We'll have 150 people down on Saturday night, with the big screen up in the clubhouse. Beer and cider and lager, pasties and chips.

Like most clubs we'll have a happy hour early in the evening and then maybe another at 10pm, depending on what's happened at Twickenham. It'll be a hell of an atmosphere. 8pm and alcohol are not the ideal partners, but the one certainty with rugby crowds is that it doesn't lead to anything silly.

There'll be Welshmen there on Saturday night. There's always Welshmen there. At least, they're Welsh when they're winning. It's going to be huge.

England v Wales - last 10 meetings
Feb 2015: Wales 16-21 EnglandMar 2014: England 29-18 Wales
Mar 2013: Wales 30-3 EnglandMar 2012: England 12-19 Wales
Aug 2011: Wales 19-9 EnglandAug 2011: England 23-19 Wales
Feb 2011: Wales 19-26 EnglandFeb 2010: England 30-17 Wales
Feb 2009: Wales 23-15 EnglandFeb 2008: England 19-26 Wales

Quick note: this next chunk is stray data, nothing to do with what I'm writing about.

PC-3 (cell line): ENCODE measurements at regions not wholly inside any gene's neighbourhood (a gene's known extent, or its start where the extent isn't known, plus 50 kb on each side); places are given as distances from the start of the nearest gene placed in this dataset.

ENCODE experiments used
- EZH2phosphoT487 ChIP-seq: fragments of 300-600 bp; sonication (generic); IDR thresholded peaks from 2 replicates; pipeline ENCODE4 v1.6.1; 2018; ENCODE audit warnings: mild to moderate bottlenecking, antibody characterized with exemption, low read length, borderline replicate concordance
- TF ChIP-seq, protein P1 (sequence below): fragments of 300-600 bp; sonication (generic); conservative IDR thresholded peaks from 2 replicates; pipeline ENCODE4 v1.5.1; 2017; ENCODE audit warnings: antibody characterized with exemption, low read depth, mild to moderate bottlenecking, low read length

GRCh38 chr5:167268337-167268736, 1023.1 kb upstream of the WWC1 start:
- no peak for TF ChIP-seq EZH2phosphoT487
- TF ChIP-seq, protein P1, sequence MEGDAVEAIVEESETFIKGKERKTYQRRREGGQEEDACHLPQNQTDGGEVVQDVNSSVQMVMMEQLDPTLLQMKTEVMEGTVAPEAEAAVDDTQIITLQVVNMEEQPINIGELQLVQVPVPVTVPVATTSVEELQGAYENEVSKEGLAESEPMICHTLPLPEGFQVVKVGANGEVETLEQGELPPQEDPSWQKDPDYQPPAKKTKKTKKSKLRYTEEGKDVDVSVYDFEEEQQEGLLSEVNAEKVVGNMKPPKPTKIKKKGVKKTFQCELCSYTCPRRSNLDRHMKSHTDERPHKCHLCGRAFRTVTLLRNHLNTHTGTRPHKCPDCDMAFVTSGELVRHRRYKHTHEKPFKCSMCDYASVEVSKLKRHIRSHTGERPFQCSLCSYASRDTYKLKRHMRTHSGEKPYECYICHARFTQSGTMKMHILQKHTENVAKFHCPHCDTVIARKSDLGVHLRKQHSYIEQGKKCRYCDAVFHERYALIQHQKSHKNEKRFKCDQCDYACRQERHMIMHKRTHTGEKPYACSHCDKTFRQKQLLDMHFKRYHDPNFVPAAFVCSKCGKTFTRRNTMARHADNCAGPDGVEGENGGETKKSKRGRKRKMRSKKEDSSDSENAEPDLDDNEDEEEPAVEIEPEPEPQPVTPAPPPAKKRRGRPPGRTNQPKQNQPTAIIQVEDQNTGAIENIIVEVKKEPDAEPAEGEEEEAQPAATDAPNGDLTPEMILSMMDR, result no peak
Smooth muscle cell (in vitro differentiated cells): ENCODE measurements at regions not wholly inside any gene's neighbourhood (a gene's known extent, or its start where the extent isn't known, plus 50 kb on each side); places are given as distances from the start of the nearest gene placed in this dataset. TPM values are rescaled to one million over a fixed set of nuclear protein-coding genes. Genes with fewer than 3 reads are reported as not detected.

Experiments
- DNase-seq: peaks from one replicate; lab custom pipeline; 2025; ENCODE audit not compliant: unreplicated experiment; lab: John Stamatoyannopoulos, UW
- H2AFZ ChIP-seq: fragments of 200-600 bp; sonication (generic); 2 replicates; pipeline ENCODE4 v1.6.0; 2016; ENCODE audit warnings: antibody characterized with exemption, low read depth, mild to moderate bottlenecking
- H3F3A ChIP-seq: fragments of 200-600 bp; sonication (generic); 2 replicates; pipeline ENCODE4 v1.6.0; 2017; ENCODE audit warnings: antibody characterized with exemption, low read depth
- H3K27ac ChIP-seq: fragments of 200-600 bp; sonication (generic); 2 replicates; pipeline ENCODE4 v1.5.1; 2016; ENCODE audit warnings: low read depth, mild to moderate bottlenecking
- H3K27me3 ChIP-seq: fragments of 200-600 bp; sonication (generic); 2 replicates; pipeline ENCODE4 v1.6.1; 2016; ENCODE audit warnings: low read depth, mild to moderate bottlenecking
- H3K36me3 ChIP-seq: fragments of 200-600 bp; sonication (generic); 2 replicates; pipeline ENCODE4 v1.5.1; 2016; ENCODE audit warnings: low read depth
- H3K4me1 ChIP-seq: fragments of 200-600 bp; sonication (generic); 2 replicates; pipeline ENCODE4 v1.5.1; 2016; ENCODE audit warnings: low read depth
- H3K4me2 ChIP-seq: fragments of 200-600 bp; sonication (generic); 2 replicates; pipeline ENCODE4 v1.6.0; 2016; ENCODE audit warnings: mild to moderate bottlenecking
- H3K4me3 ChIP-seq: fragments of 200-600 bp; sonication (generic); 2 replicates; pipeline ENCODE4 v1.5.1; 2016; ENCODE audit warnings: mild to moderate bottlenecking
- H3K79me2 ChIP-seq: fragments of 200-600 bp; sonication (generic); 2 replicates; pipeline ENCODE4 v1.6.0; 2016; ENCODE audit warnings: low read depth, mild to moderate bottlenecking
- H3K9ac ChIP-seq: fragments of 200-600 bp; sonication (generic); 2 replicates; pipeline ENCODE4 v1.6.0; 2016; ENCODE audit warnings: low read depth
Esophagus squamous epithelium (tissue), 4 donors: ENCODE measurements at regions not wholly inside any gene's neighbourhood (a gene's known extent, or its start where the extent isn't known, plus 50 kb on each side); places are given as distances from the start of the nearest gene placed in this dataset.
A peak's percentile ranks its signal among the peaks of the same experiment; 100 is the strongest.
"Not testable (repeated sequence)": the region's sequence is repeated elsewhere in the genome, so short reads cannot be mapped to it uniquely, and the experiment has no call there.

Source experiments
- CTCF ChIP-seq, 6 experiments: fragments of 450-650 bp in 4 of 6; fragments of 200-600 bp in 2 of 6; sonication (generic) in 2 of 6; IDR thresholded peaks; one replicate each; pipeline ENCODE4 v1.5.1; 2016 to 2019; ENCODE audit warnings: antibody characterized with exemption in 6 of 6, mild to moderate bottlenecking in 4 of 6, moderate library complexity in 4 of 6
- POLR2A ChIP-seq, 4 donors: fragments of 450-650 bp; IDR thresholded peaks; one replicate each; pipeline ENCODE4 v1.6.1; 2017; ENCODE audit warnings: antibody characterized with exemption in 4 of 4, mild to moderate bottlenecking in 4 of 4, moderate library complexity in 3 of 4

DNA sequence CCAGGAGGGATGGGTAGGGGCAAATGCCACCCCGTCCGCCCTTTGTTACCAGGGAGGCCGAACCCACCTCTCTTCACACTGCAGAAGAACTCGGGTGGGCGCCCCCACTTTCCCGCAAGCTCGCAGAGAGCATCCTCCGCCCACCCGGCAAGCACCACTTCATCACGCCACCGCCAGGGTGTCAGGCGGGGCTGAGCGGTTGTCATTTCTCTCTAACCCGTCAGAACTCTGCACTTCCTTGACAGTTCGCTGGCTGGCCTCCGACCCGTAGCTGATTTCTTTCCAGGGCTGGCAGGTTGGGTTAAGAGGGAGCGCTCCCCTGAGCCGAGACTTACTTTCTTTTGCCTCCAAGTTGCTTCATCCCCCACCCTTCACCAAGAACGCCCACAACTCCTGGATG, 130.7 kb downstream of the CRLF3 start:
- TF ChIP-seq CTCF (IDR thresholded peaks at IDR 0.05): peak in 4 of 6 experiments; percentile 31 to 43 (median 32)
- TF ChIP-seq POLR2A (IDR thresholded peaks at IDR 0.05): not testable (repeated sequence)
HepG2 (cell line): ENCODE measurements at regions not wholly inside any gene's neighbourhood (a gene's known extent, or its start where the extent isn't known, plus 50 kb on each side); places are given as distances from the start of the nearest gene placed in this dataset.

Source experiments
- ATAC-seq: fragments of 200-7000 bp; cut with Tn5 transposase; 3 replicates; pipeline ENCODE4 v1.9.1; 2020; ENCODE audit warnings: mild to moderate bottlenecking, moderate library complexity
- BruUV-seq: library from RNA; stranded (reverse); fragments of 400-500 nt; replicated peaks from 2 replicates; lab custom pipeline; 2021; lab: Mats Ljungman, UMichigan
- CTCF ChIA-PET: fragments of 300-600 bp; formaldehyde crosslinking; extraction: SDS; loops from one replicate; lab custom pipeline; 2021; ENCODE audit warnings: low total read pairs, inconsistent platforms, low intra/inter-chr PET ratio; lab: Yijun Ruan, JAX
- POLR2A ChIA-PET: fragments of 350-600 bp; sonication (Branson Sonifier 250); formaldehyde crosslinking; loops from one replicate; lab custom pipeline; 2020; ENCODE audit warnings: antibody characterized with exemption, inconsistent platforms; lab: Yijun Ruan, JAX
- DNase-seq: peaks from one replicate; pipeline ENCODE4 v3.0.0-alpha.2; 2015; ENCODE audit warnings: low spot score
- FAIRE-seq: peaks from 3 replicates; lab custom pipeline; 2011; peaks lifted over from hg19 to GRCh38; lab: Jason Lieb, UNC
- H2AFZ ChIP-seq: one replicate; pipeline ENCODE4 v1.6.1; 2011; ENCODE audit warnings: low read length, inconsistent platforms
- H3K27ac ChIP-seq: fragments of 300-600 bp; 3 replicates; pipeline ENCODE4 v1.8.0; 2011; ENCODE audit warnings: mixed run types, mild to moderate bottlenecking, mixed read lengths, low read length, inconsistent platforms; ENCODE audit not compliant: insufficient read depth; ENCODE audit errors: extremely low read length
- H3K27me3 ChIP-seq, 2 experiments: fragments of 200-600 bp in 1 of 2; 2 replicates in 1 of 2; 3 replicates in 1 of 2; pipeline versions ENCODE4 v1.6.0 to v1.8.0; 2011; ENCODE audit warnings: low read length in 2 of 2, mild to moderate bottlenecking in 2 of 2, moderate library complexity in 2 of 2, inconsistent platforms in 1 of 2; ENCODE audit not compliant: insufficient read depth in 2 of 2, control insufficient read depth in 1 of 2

The famous fan: Geraint Thomas, Team Sky cyclist and double Olympic gold medallist

Had I been doing the road race at the World Championships this weekend, I would have been watching the match on my laptop in a hotel room in Virginia. I'd investigated streaming options, and it was definitely possible - French cyclist Tony Gallopin tweeted a photoexternal-link of him watching France v Italy in the same scenario - but it might have lacked a little atmosphere.

Instead, with my season having ended after the Vuelta because of exhaustion, I've pulled off a rather decent silver lining: a ticket for Twickenham. And because my season has been over for more than a week now, my drinking form has come back a treat. By Saturday it'll be at its peak. Great timing.